Review: 'Treasure Hounds' isn't original, but kids love it
Posted Tuesday, August 15, 2017 at 2:01 PM Central
Last updated Tuesday, August 15, 2017 at 2:04 PM Central
by John Couture
If you're reading this review and over the age of 15, then let me save you some time. Unless you have children, Treasure Hounds will bore you to sleep. If you are a younger reader, I'm a bit concerned that you're reading this review on a video release date site but welcome.
There is nothing inherently wrong with Treasure Hounds per se, but as I watched it with my kids, I yearned to show them the better films that this film pays homage to. My kids are probably still a little young to watch The Goonies, Home Alone or Raiders of the Lost Ark, but Treasure Hounds was an age-appropriate substitute.
And they loved it.
My kids found the talking dog ridiculous (remind me to show them The Shaggy Dog some day) and all of the physical comedy notes resounded with loud bellows of laughter from my children. I'm sure they will love Kevin McAllister when he enacts his own version of pranks on the Wet Bandits when we sit down and watch Home Alone in the coming years.
My only concern is will their enjoyment of the above-mentioned classics be diminished now that they have seen Treasure Hounds? Or will they simply see Treasure Hounds as the homage that it hopes to be for older viewers? Only time will tell. In the meantime, they were riveted by Treasure Hounds and that bodes well as they get older that they will have many of the same reactions as I did to these older films from my childhood.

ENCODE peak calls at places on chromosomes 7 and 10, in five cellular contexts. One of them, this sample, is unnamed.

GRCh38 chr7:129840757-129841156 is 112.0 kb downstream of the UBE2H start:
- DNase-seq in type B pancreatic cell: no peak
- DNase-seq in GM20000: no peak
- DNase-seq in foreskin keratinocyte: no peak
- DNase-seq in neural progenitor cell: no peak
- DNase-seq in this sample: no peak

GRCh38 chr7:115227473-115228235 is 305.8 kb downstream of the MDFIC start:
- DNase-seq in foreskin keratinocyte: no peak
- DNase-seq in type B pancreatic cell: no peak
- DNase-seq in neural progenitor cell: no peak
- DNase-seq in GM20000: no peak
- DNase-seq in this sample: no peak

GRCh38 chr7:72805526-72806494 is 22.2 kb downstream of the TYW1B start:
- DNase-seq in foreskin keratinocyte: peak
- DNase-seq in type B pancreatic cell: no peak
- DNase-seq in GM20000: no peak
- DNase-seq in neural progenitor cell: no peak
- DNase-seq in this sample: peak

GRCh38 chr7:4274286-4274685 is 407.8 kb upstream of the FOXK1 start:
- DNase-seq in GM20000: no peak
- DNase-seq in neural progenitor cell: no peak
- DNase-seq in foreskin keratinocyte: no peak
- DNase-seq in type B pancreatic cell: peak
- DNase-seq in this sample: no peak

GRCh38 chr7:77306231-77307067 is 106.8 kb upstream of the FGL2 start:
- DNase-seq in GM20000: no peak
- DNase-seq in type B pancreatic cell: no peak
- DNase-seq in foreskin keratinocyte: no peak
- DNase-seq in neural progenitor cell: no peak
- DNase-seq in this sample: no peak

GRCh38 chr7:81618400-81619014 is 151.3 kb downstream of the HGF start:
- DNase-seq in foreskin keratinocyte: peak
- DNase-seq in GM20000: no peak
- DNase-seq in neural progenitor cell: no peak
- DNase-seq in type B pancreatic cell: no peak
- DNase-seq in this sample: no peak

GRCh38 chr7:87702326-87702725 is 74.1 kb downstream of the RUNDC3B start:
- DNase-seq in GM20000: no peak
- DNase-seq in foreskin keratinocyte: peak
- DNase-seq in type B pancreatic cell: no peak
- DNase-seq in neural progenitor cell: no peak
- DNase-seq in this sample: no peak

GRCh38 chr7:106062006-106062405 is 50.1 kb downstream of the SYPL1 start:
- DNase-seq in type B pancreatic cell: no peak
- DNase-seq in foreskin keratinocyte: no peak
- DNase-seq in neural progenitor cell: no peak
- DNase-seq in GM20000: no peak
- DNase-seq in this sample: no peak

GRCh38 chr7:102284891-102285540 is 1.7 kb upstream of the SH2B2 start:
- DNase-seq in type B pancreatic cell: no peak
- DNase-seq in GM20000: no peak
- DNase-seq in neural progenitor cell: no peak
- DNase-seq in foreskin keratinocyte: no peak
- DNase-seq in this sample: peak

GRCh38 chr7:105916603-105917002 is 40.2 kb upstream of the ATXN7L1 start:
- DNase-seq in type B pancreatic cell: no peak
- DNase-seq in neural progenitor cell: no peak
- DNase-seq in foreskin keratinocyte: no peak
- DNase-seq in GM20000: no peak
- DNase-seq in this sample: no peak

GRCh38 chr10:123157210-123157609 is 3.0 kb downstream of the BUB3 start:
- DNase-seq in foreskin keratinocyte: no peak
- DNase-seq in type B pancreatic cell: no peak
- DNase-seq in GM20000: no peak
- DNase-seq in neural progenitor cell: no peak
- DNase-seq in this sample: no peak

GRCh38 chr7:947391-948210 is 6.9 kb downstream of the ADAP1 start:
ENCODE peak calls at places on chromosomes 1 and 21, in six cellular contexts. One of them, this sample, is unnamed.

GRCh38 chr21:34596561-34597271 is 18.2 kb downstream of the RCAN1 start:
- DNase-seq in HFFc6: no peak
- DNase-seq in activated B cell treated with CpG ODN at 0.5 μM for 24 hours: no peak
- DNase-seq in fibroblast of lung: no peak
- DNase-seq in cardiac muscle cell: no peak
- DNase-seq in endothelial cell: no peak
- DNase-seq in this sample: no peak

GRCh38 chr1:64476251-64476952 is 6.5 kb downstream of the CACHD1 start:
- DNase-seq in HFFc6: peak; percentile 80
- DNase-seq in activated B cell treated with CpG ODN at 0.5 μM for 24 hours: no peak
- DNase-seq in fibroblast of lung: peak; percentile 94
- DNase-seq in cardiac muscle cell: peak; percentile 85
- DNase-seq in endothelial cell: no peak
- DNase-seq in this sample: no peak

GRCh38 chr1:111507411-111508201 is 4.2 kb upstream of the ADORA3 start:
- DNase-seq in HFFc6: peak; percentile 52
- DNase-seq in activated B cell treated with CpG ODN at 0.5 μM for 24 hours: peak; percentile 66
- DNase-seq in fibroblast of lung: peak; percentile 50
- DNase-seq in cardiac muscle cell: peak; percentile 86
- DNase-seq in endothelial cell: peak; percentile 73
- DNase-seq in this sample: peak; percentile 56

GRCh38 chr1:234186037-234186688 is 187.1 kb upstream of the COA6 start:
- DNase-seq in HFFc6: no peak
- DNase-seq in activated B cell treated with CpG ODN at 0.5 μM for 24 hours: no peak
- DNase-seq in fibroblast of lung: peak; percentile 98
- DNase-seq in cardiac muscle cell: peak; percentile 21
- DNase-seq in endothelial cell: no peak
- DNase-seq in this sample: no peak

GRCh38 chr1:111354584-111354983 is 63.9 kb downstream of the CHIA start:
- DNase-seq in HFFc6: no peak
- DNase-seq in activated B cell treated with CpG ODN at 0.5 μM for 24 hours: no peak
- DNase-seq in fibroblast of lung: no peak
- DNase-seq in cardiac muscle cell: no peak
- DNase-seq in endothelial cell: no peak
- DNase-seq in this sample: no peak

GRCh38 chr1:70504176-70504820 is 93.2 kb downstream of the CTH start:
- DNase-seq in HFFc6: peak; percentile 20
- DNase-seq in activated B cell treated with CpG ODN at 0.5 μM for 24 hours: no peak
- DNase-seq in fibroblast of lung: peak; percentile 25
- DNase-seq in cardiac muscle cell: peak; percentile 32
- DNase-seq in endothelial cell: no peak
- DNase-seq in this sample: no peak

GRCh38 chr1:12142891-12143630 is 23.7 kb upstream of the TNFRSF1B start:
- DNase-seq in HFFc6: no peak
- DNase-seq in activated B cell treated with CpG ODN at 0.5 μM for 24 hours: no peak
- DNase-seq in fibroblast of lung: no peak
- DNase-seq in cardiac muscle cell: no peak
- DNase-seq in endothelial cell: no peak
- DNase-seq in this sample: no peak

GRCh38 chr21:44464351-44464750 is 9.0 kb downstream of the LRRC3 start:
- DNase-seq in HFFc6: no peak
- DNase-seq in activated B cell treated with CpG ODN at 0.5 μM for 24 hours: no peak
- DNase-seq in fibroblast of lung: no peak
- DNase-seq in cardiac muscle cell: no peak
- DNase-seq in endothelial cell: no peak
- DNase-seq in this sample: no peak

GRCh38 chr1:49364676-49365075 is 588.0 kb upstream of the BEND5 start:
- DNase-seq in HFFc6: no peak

Don't get me wrong, I could listen to Norm MacDonald voice a telephone book and laugh my ass off, but his dog character is the only one in the film that even a sniff of possessing more than two dimensions. You've got the cardboard cutout goth, the bungling thieves with unnecessary foreign accents and a pretty love interest for the much too young to think about love protagonist.
Character development is the one aspect that stands apart from the classics above. There's a reason that those films have achieved their well-deserved acclaim and that's because they actually developed their characters. In Treasure Hounds, the filmmakers seem more interested to get to the next physical comedy or quick witticism from Norm MacDonald's talking dog. This technique works for the under 10 set but is rather tiresome for anyone who just wants a well-developed story.
All in all, the film plays well for its intended audience and I suppose that's all that matters. But with the advent of smart animated films that can entertain and keep the attention of adults, I was hoping for something more.
Treasure Hounds is now available on DVD.